This feature was originally published in July 2013 and is being re-run for Brain Candy’s 20th anniversary. Still holds up.
That familiar bassline, those black-and-white shots of Toronto’s city streets, the blurry faces of daily locals doing their daily tasks, and then pops up Dave Foley or Bruce McCulloch or Scott Thompson or Kevin McDonald or Mark McKinney — The Kids in the Hall. It was such a simple program with so many far-out ideas, the cultish stepchild to the accessible behemoth that was late ’80s/early ’90s Saturday Night Live.
Yet, despite its close proximity with the NBC dynasty, the Canadian sketch comedy series broke far more ground at the time, relying less on pop culture or topical impersonations and more on social anxieties revolving around subjects like sexuality, gender, faith, the workplace, and family. Sometimes it was flat-out stupid (McKinney’s Chicken Lady), often it was scandalous (Thompson’s Buddy Cole), and every now and then it cracked into the nonsensical (30 Helens).
Most of the time, the five disguised themselves in drag, poking fun at stereotypes and disassembling anyone’s expectations of where they were going and how they’d get there. This was the allure of the Kids, never knowing what they’d tackle next, but always feeling like you’d understand — it was rewarding. They weren’t as hyper-intellectual as, say, Monty Python, but they kept a safe distance ahead of Lorne Michaels’ flagship program by tackling taboos most only leave to pillow talk.
Over the weekend, it was announced the troupe reunited to tape an episode of Spun Out, a new television program starring Foley, with talk of further, unspecified activities. Does this mean another special a la 2010’s Death Comes to Town, or can this be a follow-up to 2008’s nationwide tour? We don’t know yet, but whatever the case, we got super excited … and nostalgic. So, we did what any eager fan would: We put together a list of our favorite sketches. Twenty in all.
Start laughing, or I’ll crush your head.
20. Stay Down
A trailer park Napoleon complex and a Big Gulp-sipping, overly supportive buddy land Bruce McCulloch’s character in a painful, one-sided bar fight. “Stay down” is good advice, but who wouldn’t be tempted to get up when defending the honor of a woman as fetching as Mark McKinney? Watch this video, “ya frig.” –Matt Melis
19. Becoming a Man
Bruce McCulloch’s inebriated rants capture a special moment of boyhood: watching older male role models get horribly tanked. It’s a rite of passage passed down through the generations and a real lesson in the flaws of masculinity. –Dan Pfleegor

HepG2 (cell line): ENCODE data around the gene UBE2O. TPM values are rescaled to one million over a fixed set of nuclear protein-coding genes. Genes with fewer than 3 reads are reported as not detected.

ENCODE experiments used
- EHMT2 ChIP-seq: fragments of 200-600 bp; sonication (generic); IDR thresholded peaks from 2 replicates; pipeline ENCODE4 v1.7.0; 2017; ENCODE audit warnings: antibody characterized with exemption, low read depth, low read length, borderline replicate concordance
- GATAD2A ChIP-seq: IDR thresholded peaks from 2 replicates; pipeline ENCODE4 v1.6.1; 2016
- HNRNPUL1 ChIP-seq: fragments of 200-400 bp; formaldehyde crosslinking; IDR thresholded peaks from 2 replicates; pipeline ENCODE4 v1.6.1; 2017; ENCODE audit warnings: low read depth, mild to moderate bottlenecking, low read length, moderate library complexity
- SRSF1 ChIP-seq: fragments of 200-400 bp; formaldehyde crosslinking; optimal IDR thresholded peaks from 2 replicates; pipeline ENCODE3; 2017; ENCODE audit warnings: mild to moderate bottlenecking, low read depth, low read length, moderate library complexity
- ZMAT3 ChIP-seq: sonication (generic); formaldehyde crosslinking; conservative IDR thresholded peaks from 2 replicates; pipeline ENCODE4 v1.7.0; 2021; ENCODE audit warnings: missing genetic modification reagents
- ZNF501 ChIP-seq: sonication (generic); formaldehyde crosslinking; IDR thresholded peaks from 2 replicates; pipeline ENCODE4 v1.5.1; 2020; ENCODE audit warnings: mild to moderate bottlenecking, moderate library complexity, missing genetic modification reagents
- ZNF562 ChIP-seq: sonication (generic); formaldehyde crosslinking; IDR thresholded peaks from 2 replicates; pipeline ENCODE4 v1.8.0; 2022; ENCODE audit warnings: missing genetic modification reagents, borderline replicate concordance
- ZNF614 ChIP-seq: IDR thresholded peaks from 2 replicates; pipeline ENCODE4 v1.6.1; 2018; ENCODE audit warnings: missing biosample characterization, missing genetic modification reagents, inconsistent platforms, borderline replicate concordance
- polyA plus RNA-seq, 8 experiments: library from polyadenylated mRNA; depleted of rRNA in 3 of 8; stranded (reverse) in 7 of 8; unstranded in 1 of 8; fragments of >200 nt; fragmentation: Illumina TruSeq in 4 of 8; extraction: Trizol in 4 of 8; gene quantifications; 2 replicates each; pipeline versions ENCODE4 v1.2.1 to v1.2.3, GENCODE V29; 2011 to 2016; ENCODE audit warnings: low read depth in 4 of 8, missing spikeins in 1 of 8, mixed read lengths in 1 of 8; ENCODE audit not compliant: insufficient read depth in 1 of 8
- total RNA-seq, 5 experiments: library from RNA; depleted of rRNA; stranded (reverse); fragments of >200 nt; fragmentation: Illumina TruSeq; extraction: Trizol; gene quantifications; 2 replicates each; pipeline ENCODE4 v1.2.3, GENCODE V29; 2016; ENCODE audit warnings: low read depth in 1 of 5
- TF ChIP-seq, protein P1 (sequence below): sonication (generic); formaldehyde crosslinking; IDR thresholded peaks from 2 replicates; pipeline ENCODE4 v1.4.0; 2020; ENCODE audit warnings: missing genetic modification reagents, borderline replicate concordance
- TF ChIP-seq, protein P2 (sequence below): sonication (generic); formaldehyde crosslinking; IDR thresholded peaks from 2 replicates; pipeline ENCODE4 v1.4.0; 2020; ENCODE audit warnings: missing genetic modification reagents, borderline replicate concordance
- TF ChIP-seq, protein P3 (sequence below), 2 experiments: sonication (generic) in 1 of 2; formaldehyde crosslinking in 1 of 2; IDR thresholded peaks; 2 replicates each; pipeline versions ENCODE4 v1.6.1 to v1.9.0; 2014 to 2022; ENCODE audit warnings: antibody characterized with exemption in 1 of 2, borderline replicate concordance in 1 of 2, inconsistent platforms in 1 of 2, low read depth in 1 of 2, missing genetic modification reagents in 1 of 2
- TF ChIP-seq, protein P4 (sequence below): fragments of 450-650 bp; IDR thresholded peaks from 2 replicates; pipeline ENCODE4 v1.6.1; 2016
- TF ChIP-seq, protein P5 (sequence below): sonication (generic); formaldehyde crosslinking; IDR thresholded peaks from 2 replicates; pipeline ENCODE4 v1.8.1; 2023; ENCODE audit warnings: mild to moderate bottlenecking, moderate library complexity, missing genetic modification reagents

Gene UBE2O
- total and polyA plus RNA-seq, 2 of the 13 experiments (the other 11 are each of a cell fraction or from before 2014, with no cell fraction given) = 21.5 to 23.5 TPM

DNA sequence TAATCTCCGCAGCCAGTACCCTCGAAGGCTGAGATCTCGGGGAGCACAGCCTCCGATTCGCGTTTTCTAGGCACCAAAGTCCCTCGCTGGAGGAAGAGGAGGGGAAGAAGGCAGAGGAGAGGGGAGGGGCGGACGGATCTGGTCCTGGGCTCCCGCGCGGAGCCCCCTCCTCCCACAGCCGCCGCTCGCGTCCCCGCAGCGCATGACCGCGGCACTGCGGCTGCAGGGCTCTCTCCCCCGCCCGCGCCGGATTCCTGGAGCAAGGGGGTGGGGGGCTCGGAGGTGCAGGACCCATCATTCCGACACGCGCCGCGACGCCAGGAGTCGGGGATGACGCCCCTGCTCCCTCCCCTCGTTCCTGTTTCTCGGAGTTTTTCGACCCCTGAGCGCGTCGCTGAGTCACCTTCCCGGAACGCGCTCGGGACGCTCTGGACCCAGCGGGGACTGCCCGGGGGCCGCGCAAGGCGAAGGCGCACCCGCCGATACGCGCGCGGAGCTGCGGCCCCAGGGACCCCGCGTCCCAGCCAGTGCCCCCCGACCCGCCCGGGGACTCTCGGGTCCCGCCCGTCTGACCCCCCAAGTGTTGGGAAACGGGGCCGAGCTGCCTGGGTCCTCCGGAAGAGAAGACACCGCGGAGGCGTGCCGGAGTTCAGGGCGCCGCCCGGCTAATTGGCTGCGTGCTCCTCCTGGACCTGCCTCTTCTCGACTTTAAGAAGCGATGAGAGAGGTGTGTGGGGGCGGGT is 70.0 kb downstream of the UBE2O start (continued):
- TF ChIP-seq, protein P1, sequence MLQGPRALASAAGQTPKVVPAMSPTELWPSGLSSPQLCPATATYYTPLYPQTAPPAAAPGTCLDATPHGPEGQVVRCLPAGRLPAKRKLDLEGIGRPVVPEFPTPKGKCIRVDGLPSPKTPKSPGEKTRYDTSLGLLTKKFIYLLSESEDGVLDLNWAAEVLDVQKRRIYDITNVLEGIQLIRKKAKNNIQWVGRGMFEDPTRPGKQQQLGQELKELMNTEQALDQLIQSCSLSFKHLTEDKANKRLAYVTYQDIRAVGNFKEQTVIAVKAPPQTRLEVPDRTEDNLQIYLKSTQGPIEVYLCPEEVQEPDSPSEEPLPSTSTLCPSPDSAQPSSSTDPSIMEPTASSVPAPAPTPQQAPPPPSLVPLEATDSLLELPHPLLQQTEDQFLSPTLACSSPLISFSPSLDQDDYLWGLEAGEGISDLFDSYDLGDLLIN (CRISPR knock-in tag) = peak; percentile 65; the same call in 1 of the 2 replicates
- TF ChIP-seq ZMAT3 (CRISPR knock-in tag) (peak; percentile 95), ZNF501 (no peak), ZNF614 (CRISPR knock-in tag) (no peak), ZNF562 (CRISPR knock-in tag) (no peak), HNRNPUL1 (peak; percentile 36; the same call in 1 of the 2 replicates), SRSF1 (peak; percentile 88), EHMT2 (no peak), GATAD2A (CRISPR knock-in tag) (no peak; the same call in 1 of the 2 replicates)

18. Clothes Make the Man
The plot is simple: Scott Thompson leaves his house only to go back in to change clothes, because no matter what he wears, he gets called a “fag” by the same passing bicyclist. He has the last laugh as he unleashes his “grizzly” revenge. No sketch group before The Kids dealt in homosexual topics as much as they did (Thompson, for the uninitiated, is gay). They were trailblazers in that regard and still are the best at it. –Justin Gerber
17. The Beard
Kevin McDonald knew how to take a simple idea to the strangest end, and stroking and calming his beard in this one is just that. What starts out as McDonald growing a vacation beard on a whim ends with the whiskers overpowering him, to tragic results. The bearded McDonald has some fun first, his trademark gangly physicality expressed in some shirtless dancing through the office. While my personal lack of facial hair is largely due to patchy growth, there’s some subconscious fear lingering from this sketch as well. Plus, “No, the beard stays. You go” is near the top of the quotable lines list. –Adam Kivel
16. On the Run
If you’re an escaped convict, you don’t want to be spotted at a diner by Ontario’s finest, McKinney and McColloch. Let’s just say it would be an inconvenience. After this highly civilized high-speed chase, maybe it’s for the best that KITH’s Cops were regulated to standing beside their squad car for the next several seasons. Sleep well, citizens. –Matt Melis